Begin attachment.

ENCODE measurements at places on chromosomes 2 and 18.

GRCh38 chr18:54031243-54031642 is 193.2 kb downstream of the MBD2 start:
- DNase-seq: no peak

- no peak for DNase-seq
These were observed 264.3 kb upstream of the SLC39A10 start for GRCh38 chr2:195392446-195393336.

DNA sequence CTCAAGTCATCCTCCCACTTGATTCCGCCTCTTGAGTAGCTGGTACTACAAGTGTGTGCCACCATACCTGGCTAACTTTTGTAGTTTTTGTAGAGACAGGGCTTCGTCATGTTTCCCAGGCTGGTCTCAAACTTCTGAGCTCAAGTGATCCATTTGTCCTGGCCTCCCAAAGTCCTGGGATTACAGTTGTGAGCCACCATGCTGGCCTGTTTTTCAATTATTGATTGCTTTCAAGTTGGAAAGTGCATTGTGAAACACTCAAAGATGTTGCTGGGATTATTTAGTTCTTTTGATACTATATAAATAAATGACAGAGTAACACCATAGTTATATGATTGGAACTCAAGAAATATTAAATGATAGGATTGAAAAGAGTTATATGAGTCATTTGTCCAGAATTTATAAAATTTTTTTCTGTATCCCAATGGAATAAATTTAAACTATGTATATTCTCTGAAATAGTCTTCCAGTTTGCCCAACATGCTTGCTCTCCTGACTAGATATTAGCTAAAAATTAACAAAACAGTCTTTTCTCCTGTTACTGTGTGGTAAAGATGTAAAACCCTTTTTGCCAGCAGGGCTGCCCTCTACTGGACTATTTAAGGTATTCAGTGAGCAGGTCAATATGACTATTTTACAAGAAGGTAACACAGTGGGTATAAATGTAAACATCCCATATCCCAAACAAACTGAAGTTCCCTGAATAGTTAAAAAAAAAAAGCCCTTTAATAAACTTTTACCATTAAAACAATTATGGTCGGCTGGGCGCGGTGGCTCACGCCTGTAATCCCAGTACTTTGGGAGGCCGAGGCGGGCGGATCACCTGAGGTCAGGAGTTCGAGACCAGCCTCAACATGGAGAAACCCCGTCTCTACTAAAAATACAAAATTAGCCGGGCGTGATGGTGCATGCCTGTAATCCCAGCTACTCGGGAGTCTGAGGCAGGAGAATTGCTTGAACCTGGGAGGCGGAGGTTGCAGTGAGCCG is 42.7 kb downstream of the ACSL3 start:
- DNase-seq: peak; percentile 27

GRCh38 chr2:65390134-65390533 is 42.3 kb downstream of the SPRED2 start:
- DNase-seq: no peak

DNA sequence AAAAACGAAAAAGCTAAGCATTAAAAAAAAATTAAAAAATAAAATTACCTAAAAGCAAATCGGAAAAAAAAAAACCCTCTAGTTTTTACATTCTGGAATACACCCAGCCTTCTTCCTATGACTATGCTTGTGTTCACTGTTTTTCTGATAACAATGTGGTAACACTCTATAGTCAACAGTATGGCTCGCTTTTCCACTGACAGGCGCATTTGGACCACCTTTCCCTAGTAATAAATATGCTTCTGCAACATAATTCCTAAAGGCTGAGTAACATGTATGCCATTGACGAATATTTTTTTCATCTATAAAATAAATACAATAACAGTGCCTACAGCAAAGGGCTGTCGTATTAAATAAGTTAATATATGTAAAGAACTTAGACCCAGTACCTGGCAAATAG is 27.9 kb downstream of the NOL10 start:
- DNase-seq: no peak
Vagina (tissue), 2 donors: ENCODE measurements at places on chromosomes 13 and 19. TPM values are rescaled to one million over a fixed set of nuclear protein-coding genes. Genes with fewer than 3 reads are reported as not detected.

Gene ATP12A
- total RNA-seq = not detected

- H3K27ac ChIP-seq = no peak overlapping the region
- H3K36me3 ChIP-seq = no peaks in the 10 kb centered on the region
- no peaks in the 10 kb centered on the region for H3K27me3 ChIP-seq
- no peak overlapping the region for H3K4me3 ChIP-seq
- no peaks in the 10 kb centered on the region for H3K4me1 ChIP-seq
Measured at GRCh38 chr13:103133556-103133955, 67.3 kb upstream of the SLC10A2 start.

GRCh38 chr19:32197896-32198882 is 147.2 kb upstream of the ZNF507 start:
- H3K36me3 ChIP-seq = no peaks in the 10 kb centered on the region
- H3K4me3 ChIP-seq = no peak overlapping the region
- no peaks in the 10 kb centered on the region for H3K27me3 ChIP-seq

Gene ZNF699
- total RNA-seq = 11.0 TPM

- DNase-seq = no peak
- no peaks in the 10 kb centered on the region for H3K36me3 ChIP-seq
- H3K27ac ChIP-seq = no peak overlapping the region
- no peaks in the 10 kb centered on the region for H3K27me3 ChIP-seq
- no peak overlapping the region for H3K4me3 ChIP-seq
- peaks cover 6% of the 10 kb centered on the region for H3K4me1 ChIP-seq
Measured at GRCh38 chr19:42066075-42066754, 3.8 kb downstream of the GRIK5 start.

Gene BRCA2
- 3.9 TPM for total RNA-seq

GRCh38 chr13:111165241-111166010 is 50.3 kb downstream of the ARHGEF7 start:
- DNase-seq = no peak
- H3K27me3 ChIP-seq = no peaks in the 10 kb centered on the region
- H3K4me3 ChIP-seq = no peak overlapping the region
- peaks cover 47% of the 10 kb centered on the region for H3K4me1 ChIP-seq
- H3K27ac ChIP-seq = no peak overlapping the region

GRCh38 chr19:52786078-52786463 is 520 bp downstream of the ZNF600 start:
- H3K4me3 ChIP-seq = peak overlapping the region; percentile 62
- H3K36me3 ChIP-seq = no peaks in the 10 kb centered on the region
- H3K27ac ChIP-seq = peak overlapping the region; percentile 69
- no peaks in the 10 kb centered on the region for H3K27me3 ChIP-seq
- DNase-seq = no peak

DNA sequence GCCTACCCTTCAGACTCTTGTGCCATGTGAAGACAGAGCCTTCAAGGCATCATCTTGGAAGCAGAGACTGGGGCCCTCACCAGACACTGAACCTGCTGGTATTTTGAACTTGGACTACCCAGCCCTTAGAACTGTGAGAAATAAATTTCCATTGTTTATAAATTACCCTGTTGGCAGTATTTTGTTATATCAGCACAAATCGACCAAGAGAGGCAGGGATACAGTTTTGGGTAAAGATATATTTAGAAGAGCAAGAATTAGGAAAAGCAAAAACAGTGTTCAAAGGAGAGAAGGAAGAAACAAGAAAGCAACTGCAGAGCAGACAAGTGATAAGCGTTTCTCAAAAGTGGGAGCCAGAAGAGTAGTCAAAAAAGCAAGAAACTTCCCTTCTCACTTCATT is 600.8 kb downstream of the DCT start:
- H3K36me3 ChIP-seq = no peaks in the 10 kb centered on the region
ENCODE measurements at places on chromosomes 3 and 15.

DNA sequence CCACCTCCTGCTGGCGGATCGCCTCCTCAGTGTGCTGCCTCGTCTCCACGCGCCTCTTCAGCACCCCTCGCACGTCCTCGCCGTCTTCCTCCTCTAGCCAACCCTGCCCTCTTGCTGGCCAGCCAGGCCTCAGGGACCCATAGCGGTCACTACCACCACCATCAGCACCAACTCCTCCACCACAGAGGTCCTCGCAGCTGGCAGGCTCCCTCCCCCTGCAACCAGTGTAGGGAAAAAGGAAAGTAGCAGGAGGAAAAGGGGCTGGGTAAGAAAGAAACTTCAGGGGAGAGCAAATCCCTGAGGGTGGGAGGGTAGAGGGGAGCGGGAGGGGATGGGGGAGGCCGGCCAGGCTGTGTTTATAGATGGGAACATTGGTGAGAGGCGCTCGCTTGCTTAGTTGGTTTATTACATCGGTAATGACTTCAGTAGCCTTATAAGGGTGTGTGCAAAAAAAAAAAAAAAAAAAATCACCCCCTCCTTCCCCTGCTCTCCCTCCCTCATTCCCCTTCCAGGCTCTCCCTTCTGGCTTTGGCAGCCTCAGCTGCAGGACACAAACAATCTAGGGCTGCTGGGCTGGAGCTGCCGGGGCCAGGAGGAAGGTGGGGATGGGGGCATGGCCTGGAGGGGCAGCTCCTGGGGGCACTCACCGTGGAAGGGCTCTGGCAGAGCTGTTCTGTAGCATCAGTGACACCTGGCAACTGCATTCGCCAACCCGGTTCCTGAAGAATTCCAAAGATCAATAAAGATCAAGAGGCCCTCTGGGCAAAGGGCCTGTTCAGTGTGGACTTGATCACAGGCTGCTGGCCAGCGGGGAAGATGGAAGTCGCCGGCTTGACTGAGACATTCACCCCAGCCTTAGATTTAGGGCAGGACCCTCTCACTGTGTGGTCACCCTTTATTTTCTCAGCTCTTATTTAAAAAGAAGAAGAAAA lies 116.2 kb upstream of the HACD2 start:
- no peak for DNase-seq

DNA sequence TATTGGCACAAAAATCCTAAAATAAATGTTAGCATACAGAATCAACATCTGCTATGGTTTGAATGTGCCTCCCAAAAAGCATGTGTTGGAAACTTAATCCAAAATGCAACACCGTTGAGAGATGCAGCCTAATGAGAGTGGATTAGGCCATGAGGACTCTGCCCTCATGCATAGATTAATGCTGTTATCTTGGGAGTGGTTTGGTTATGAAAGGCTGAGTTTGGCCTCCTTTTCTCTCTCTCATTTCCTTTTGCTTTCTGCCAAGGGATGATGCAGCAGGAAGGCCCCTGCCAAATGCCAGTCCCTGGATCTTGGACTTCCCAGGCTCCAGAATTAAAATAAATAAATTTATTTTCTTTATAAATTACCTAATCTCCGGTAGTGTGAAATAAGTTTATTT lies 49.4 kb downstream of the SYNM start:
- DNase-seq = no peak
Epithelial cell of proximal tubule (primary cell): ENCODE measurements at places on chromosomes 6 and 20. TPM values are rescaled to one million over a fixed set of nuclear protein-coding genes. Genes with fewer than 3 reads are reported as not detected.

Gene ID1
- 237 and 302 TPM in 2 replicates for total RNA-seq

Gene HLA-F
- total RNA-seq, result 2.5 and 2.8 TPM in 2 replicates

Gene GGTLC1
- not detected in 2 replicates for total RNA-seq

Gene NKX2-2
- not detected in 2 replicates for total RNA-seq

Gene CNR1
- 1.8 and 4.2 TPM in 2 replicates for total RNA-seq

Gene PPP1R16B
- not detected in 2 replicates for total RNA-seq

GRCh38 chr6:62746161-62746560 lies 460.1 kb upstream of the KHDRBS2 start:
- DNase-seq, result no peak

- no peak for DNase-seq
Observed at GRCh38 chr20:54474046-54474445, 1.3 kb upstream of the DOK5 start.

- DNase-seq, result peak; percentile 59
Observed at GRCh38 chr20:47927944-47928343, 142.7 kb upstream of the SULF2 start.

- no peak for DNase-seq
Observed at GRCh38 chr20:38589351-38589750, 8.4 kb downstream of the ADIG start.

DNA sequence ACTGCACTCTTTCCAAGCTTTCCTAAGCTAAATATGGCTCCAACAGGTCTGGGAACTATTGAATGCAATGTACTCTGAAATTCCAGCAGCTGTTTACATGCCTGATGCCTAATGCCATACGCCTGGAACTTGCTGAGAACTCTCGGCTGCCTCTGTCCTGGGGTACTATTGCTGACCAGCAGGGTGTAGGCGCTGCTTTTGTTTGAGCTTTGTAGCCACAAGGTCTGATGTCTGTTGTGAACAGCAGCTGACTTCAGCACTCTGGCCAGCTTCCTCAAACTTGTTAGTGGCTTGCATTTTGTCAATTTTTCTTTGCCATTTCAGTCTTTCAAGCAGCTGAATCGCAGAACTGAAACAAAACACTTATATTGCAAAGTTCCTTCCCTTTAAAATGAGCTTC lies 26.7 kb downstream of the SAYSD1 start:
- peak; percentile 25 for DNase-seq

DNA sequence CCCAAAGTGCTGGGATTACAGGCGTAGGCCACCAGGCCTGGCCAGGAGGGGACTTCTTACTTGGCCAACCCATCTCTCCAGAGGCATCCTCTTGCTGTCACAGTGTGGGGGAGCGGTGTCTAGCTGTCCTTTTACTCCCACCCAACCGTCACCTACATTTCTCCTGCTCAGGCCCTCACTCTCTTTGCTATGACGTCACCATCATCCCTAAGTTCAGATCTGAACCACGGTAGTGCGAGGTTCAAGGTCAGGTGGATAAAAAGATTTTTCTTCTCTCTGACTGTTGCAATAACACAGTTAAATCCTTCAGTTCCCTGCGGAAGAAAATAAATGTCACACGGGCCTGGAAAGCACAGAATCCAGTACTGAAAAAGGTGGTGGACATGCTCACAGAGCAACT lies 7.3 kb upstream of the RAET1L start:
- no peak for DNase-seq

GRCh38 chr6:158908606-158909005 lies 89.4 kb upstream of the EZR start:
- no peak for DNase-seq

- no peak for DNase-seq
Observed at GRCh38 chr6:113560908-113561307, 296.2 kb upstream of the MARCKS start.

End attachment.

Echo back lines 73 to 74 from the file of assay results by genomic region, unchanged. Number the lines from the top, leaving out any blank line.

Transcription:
Observed at GRCh38 chr20:47927944-47928343, 142.7 kb upstream of the SULF2 start.

- no peak for DNase-seq